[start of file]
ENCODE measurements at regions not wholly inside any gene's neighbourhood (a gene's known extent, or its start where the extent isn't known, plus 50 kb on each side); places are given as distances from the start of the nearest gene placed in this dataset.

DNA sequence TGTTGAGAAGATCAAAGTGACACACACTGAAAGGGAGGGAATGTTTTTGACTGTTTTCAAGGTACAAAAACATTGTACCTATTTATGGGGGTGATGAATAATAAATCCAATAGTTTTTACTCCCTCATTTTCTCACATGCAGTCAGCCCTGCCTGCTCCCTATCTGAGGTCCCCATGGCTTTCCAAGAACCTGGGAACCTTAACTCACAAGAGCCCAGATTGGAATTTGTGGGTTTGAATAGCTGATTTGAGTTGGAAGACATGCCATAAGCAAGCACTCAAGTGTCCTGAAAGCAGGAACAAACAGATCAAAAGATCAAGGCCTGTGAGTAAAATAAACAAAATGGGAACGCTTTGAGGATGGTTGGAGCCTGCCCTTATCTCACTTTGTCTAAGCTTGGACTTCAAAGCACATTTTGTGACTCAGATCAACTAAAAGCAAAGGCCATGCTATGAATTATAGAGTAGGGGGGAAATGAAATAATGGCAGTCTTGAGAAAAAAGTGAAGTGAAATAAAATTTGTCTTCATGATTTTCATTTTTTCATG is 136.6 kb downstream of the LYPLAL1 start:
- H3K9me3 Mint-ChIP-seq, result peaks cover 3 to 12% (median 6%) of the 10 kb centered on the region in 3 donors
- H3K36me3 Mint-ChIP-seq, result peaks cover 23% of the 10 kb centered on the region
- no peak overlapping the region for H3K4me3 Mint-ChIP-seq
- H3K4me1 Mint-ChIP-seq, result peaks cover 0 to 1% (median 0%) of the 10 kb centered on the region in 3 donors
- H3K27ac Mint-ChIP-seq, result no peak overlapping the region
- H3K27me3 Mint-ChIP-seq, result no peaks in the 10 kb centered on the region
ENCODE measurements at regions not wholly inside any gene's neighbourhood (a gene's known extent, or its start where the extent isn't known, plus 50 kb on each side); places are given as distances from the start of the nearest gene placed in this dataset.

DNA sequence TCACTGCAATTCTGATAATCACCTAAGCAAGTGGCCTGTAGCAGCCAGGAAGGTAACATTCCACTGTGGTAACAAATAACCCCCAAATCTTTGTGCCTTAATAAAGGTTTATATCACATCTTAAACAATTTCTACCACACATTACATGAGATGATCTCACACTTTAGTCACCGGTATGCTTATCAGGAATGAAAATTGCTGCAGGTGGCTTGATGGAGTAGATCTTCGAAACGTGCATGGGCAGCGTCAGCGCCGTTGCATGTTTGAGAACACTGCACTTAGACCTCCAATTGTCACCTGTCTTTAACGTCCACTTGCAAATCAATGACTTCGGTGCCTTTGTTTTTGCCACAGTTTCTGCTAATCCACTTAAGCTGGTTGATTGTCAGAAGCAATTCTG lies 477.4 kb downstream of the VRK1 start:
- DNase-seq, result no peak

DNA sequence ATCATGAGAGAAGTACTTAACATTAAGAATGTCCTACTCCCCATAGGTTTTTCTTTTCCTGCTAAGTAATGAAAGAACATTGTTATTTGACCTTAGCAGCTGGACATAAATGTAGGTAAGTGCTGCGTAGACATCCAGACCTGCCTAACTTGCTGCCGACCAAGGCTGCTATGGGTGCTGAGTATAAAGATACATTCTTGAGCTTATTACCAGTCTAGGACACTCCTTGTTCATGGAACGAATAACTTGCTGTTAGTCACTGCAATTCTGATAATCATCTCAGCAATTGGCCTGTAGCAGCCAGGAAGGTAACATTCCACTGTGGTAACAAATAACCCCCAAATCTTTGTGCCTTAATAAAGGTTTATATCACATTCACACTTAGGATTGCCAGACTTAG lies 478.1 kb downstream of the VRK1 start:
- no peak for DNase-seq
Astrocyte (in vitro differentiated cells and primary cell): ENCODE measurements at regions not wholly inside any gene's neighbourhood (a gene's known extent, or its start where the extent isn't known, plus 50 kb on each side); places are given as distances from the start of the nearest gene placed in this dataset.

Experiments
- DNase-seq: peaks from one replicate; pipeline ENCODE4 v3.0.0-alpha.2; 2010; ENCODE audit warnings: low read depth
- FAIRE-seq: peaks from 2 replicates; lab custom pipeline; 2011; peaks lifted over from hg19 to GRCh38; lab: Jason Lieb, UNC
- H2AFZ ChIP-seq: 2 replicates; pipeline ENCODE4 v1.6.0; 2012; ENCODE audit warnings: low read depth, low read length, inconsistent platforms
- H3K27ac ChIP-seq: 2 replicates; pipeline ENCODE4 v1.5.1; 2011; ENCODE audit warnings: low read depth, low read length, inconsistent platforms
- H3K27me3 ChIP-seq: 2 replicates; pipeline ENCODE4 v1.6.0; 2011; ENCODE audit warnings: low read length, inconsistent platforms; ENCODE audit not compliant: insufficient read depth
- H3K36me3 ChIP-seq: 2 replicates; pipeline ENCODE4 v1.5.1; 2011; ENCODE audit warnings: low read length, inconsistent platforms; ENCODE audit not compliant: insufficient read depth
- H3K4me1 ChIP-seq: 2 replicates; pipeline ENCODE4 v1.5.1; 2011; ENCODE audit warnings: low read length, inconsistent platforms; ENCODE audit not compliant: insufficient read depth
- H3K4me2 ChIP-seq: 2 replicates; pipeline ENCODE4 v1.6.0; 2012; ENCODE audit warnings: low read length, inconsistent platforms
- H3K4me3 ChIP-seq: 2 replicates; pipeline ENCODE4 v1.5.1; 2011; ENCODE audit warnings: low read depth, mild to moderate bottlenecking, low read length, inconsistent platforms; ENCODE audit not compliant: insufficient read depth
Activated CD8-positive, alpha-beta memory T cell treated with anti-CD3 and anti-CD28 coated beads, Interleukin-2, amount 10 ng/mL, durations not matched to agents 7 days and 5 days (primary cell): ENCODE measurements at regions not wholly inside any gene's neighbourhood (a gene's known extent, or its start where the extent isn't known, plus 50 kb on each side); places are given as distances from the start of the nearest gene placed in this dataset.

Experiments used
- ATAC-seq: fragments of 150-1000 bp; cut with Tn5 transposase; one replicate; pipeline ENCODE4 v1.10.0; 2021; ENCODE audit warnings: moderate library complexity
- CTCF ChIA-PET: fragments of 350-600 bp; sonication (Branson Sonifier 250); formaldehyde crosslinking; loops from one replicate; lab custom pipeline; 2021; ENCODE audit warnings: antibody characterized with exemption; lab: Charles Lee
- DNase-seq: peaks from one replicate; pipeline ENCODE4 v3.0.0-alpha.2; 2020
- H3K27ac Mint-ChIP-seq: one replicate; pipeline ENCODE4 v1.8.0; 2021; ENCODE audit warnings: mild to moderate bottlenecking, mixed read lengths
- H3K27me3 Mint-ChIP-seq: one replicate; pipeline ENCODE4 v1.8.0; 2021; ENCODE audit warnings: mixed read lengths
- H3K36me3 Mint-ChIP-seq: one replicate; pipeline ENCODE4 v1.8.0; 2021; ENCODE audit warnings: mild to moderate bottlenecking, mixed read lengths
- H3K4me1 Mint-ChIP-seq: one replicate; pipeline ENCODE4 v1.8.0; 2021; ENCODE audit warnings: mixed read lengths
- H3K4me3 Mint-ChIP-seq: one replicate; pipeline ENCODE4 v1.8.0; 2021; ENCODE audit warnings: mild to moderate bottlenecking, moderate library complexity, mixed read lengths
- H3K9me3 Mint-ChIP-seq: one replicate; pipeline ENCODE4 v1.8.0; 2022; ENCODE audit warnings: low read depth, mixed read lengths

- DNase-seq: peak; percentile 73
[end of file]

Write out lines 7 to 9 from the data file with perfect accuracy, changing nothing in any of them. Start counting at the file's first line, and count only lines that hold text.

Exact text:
- H3K27ac Mint-ChIP-seq, result no peak overlapping the region
- H3K27me3 Mint-ChIP-seq, result no peaks in the 10 kb centered on the region
ENCODE measurements at regions not wholly inside any gene's neighbourhood (a gene's known extent, or its start where the extent isn't known, plus 50 kb on each side); places are given as distances from the start of the nearest gene placed in this dataset.